The United States is prohibiting American carriers from flying to Israel's airport in Tel Aviv for 24 hours, because of rising violence between Israel and Hamas militants. The action was announced on Tuesday, after a rocket fired by Hamas militants in the Gaza Strip landed near the airport. As VOA's Carolyn Presutti tells us, international officials soon may have to determine which combat zones are too dangerous for commercial flights.
Video

Video NASA Focuses on Earth-Like Planets

For decades, looking for life elsewhere in the universe meant listening for signals that could be from distant civilizations. But recent breakthroughs in space technology refocused some of that effort toward finding planets that may harbor life, even in its primitive form. VOA’s George Putic reports on a recent panel discussion at NASA’s headquarters, in Washington.
Video

Video IAEA: Iran Turns its Enriched Uranium Into Less Harmful Form

Iran has converted its stockpiles of enriched uranium into a less dangerous form that is more difficult to use for nuclear weapons, according to the United Nations’ Atomic Energy Agency. The move complies with an interim deal reached with Western powers on Iran's nuclear program last year, in exchange for easing of sanctions. Henry Ridgwell reports for VOA from London.
Video

Video Relic of Saint Draws Catholics Worried About Immigration Issue

A Roman Catholic saint who is a figure of devotion for those crossing the border into the United States is attracting believers concerned about the plight of undocumented immigrants. Mike O'Sullivan reports from Los Angeles, where a relic of Saint Toribio has drawn thousands to local churches.
Video

Video US Awards Medal of Honor for Heroics in Bloodiest of Afghan Battles

U.S. combat troops are withdrawing from Afghanistan, on pace to leave the country by the end of this year. But on Monday, U.S. President Barack Obama took time to honor a soldier whose actions while under fire in Afghanistan earned him the Medal of Honor. VOA's Jeff Seldin has more from the Pentagon.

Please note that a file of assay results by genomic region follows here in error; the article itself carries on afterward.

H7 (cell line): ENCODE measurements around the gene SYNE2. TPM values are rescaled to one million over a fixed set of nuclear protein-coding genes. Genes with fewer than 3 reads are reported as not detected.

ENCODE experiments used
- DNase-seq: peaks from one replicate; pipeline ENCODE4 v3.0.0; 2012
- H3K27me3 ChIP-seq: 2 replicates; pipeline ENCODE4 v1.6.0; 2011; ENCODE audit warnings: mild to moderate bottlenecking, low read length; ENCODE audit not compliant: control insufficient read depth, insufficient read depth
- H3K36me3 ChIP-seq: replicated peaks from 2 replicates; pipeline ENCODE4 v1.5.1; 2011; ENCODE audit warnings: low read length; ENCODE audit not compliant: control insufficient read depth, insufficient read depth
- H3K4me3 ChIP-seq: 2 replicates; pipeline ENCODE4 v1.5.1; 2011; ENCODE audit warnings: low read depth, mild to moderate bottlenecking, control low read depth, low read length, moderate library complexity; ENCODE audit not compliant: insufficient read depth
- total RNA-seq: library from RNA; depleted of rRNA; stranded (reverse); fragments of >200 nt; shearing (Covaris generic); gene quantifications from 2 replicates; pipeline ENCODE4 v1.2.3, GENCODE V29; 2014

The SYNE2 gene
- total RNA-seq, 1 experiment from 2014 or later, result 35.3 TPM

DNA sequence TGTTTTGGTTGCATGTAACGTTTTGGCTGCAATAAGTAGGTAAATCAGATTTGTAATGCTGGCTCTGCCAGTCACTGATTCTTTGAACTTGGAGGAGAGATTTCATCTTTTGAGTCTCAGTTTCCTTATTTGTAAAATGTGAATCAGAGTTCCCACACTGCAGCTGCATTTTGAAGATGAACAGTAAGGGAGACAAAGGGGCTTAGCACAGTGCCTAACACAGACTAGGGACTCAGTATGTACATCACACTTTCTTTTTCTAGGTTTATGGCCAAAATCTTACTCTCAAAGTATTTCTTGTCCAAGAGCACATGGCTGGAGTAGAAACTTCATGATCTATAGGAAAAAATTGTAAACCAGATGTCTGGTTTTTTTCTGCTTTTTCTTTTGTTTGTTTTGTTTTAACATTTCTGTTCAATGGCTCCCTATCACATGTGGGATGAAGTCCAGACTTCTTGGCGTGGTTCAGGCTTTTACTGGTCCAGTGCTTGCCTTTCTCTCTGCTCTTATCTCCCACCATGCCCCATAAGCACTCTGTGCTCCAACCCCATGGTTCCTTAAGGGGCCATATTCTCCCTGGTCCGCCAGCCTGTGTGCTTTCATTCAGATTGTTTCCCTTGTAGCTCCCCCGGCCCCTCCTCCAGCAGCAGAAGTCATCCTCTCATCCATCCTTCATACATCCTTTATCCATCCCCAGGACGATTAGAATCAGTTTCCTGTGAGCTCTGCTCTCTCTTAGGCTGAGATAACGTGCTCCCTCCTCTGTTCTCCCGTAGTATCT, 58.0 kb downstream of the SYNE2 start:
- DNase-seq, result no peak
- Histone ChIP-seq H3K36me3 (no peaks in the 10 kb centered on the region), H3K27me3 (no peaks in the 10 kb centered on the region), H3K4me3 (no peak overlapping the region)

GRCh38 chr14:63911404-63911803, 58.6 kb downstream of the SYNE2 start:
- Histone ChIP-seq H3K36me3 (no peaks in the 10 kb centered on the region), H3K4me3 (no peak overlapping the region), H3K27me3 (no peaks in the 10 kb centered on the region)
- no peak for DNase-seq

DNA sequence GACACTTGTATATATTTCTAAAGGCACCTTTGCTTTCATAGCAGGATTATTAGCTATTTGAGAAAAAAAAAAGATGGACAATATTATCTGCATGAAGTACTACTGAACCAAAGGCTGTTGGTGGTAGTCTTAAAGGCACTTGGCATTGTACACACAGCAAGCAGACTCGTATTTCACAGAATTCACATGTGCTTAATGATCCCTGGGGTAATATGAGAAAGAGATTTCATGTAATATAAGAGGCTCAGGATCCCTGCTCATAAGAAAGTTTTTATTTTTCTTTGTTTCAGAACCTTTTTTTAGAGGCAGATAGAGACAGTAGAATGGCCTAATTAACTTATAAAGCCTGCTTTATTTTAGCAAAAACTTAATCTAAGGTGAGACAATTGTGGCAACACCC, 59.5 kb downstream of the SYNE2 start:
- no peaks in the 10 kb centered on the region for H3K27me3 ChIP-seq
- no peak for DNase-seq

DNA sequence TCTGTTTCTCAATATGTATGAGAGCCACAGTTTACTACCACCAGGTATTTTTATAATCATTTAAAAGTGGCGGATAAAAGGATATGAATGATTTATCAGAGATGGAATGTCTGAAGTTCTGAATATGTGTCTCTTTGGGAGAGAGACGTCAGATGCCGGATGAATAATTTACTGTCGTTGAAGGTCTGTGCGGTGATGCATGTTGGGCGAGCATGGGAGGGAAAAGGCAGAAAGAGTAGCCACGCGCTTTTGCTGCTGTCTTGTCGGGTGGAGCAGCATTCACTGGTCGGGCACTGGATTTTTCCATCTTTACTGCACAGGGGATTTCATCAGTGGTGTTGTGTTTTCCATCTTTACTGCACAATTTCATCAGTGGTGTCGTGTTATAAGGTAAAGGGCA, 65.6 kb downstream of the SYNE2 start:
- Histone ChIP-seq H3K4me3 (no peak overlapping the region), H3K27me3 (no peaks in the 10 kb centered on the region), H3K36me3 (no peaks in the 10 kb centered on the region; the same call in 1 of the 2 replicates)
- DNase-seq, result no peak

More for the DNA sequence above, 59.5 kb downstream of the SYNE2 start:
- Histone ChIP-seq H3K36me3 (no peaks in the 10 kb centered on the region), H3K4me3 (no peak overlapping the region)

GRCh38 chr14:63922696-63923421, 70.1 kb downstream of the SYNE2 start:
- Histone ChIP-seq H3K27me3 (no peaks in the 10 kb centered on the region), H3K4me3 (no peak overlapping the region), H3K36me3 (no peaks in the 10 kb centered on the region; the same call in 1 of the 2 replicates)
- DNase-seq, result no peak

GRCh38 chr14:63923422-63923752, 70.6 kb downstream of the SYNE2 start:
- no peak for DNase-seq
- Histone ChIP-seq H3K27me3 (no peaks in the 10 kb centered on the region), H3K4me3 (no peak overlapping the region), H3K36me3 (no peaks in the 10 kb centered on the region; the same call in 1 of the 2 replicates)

Video

Video Ukraine Rebels Surrender MH17 Black Boxes

After days of negotiations, a senior separatist leader handed over two black boxes from an airliner downed over eastern Ukraine to Malaysian experts early Tuesday. While on Monday, the U.N. Security Council unanimously demanded that armed groups controlling the crash site allow safe and unrestricted access to the wreckage.
Video

Video In Cambodia, HIV Diagnosis Brings Deadly Shame

Although HIV/AIDS is now a treatable condition, a positive diagnosis is still a life altering experience. In Cambodia, people living with HIV are often disowned by friends, family and the community. This humiliation can be unbearable. We bring you one Cambodian woman’s struggle to overcome a life tragedy and her own HIV positive diagnosis.
Video

Video Nature of Space Exploration Enters New Age

Forty-five years ago this month, the first humans walked on the moon. It was during an era of the space race between the United States and the Soviet Union. World politics have changed since then and -- as Elizabeth Lee reports -- so has the nature of space exploration.

AppleAndroid